Friday, 2 January 2009
The Action Plan...
After another really lousy night, I decided to go to the doctor. Several people (including my mother) told me that I should have gone much sooner... I didn't bother to explain that I wouldn't have been able to go any sooner, given that I wasn't actually at death's door (and so didn't need to get the emergency services out) and the fact that my GP's surgery was closed for New Year.
I got there just before 8am, to find that a sizable queue was waiting for the doors to open. My heart sank, as I didn't feel like exchanging whatever I had for the collection of viruses being incubated by the others. Fortunately, the majority of the other patients appeared to want to collect prescriptions and sick notes, and there were one or two appointments for the nurse. I was informed that there was only one GP in this morning, and that it was a case of sit and wait rather than the usual appointment system... and so I went and sat.
I told the doctor that I'd been ill already for about a week (thus establishing my credentials... GPs usually send you home with a flea in your ear if you dare to see them too quickly after the onset of whatever it is) and that I was coughing up some rather nasty gunk (yellowish-brown and sort-of solid-looking.) The stethoscope was duly whipped out and my lungs listened to. Apparently I was crackly and wheezy enough for a quick diagnosis: "Yes, there's more of it about than people realise, despite all the news reports," he opined. "I've had it already. The other doctor due on this morning has also got it... that's why he's not in. It's spreading. We're in for a bad bout of it."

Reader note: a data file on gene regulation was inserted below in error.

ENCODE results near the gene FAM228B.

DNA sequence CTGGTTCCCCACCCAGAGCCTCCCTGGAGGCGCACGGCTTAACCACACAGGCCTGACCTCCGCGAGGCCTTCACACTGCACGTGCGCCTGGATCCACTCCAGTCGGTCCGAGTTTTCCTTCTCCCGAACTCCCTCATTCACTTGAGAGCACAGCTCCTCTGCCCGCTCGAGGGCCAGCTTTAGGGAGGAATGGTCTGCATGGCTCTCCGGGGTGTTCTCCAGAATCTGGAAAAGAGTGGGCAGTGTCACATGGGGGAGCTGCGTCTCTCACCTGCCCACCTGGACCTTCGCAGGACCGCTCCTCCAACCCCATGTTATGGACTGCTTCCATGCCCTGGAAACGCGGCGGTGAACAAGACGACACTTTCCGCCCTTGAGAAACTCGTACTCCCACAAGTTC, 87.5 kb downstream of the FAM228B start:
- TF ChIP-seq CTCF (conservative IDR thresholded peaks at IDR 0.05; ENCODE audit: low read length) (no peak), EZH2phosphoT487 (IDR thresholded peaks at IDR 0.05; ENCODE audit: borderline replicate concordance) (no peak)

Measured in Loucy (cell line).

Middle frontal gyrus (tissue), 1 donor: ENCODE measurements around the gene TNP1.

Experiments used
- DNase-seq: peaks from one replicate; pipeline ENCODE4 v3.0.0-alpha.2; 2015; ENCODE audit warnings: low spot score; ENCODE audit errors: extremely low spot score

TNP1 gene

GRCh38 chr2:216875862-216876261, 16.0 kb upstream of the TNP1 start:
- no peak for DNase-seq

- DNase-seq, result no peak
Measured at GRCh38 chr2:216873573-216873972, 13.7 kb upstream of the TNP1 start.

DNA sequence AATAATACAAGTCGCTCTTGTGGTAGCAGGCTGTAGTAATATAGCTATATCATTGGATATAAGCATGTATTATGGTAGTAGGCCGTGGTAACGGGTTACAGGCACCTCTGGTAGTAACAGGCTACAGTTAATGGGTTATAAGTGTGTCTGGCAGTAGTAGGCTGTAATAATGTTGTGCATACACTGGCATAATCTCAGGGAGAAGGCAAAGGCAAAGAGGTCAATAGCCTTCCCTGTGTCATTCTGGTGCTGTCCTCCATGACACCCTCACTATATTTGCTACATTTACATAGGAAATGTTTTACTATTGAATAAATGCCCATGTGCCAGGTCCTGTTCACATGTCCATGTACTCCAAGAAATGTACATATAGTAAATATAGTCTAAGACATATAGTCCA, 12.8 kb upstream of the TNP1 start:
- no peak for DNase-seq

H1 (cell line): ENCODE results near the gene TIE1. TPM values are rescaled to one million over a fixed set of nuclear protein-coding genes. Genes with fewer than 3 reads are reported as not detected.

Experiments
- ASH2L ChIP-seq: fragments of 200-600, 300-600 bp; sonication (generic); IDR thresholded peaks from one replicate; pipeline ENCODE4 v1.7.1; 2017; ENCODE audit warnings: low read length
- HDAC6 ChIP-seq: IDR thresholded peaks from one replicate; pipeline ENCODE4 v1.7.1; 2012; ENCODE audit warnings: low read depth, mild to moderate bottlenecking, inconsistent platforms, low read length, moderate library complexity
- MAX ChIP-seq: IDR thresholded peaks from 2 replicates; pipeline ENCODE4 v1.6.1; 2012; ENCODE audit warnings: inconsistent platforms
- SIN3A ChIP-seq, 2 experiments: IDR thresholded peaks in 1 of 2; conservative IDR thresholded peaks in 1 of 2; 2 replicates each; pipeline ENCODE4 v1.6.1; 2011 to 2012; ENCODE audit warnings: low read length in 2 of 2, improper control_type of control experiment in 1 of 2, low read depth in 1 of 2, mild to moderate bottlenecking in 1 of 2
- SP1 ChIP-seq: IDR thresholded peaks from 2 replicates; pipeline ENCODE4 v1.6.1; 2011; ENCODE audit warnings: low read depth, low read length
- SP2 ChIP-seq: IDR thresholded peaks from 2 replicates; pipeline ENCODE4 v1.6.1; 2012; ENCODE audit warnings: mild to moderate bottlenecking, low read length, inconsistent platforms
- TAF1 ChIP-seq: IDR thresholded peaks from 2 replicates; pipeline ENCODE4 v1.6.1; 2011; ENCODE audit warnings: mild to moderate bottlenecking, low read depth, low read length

Feeling slightly guilty, I asked if I should be staying away from other people, especially as I'm a teacher. "No, you should be fine on the antibiotics and the steroid inhaler... and anyway, if there is a flu epidemic, the schools will all be closed... that's the emergency action plan..."
So, there you have it. Parents, if your pride and joy tells you that he (or she) is feeling ill, don't ignore it and send him to school anyway, not unless you want lots of little horrors to catch the bug and all get sent home for a fortnight. Just remember: Christmas Holidays, round 2, without the distraction of presents.
Of course, speaking as a teacher, the idea of a two-week break in the interests of Public Health sounds quite appealing...